The integration of Jews into the university is one of the great success stories of modern American culture and Jewish life. Penn was at the forefront of this success story, with the first Jewish Students’ Association formed here in 1924. But recent events at Penn and at other campuses have led to accusations that the university has been too tolerant of antisemitism and become less welcoming to Jews.
There is just something about music. Everyone seems to understand its language, as rhythm and voice affect mind, body, and spirit at once. Music brings out a depth of human feeling that, let’s face it, is often tempered in academic contexts. But with the coming year at the Katz Center devoted to global musical cultures, we—and our audiences in and outside of the academy—will have the opportunity to enjoy Jewish musical expression to the fullest, with a robust lineup of online and in-person performances, interviews, and talks.
This semester the Katz Center was pleased to launch a new partnership with the Penn Museum to develop vibrant public programs. The series Archaeology and Ancient Jewish Life featured three online lectures in which exciting scholars at the forefront of their fields taught about ancient Jewish life through specific objects and sites—contextualizing them and asking what they can tell us about the Jewish cultures that produced them.
Current fellow Sarah Zager is an award-winning teacher known for clarity and accessibility in taking up complex and thorny issues, a recent PhD from Yale, and at work on a book exploring how Jewish philosophy can contribute to today’s debates about virtue ethics.
As she is gearing up to teach an online course on gender and Jewish philosophy for us, we asked her a few questions about the subject and her approach to it.
In curating and presenting lectures in Jewish studies to audiences beyond academia, the Katz Center fulfills several aims. One crucial one is to showcase the vibrancy of current research and the inherent interest of the areas of culture and history in which Jewish studies scholars are expert. In an era of diminishing support for humanities scholarship, the warm reception our talks—accessible but not simplified—have received speaks to a real appetite outside of the university for knowledge and ideas at a high level.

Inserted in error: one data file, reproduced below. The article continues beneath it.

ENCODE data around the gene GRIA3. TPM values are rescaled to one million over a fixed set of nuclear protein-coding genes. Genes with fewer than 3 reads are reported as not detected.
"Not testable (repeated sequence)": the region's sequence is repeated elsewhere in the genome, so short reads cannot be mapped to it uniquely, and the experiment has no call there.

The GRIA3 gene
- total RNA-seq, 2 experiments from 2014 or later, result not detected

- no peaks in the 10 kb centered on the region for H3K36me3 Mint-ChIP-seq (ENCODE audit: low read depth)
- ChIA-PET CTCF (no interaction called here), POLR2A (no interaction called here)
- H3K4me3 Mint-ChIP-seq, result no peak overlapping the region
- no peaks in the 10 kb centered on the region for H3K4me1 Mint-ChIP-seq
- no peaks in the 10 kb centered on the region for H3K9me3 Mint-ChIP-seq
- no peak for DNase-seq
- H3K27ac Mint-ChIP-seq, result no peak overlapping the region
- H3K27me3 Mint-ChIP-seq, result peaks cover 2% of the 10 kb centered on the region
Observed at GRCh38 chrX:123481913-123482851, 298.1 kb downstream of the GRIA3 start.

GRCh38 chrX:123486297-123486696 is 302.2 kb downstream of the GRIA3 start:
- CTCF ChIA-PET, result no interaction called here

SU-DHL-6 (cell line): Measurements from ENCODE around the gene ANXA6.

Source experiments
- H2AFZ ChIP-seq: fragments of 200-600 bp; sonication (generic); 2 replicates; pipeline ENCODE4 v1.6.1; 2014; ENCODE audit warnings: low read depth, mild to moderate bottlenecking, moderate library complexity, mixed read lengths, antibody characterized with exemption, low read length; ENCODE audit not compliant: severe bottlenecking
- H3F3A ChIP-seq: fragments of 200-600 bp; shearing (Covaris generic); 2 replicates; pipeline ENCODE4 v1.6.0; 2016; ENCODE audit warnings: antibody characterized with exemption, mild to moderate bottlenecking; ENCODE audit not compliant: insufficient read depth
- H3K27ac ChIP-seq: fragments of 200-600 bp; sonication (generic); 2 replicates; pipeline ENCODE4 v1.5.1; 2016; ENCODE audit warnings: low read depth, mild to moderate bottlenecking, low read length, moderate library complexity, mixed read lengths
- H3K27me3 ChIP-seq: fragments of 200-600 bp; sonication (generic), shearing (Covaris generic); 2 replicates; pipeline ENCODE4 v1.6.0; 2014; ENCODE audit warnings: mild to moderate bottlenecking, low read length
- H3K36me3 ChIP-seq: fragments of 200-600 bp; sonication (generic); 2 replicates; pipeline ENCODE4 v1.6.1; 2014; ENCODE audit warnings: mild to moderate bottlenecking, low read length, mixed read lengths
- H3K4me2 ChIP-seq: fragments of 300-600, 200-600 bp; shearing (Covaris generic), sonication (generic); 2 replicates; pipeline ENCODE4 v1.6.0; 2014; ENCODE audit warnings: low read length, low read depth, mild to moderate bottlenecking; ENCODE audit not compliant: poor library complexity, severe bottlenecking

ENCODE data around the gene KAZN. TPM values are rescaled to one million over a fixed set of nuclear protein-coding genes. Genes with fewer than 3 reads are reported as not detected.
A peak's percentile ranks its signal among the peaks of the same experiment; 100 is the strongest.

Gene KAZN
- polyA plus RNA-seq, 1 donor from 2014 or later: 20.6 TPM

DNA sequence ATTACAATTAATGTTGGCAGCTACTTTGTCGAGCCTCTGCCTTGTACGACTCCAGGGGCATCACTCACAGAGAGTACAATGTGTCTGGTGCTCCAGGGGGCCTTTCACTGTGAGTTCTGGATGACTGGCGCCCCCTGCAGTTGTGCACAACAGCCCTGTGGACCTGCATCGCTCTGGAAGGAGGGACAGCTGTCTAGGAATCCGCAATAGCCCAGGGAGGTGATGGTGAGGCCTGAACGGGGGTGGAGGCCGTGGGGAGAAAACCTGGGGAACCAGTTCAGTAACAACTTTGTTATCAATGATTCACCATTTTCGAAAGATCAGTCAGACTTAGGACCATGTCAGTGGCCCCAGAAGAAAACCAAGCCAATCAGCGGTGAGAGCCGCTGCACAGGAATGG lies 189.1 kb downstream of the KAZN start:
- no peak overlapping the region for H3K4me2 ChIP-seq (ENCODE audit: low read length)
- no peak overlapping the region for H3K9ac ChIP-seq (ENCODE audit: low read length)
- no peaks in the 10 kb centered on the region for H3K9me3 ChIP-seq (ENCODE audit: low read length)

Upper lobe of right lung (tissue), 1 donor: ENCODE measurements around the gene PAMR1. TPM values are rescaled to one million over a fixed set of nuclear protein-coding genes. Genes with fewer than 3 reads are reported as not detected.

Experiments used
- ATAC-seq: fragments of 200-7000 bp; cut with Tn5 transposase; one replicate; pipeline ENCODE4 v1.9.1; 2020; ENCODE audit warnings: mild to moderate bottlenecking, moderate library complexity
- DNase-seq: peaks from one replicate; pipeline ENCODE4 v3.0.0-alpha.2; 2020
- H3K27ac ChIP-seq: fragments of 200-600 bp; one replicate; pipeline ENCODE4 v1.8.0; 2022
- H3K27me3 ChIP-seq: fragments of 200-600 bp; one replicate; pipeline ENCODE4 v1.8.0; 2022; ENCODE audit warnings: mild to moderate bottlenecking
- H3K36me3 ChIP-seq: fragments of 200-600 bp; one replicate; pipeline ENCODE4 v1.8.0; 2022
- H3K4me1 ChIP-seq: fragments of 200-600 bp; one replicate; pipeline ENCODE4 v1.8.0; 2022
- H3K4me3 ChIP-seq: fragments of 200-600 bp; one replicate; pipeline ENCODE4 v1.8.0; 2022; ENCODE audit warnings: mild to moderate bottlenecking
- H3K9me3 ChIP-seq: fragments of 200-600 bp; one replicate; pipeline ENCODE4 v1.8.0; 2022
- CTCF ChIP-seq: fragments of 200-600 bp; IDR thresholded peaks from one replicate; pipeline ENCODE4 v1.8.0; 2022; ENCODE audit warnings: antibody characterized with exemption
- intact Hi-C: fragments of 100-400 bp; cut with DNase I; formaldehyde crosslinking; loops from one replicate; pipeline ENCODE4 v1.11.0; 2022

Earlier this year we had the pleasure of hosting Menahem Ben-Sasson, a Katz Center fellow and Chancellor of the Hebrew University of Jerusalem, in our public lecture series. He spoke about Israel’s Declaration of Independence, its relationship to the founding and current laws of the State of Israel, and efforts to create a constitution, to which Ben-Sasson himself has contributed. Audience members submitted so many excellent questions that there wasn’t enough time to answer them all on air. Prof. Ben-Sasson was kind enough to respond in writing.
Each year, the Katz Center offers a lineup of public programs to share the fruits of scholarly research with wider audiences. Open to everyone, these lectures feature current fellows along with colleagues from across the field talking about new and critical issues in Jewish studies.
Last week saw the final meeting of a yearlong program that brought fellows together with rabbis from across the United States, to extend the reach of Jewish studies scholarship and use it to think about issues facing the American Jewish communities today. This was the sixth year of the program, called LEAP, which the Katz Center has offered through a partnership with Clal, engaging a new cohort of rabbis and scholars annually, with this year taking place remotely for the first time.
This January 18 marks the first celebration of Martin Luther King Jr. Day since the killing of George Floyd kindled a wave of mass demonstrations in cities and towns across the United States. The Black Lives Matter protests confronted Americans with painful evidence of the persistence and pervasiveness of racism in this country. Alongside the growing list of black victims of police brutality is the devastation of COVID-19, which has disproportionately affected people of color.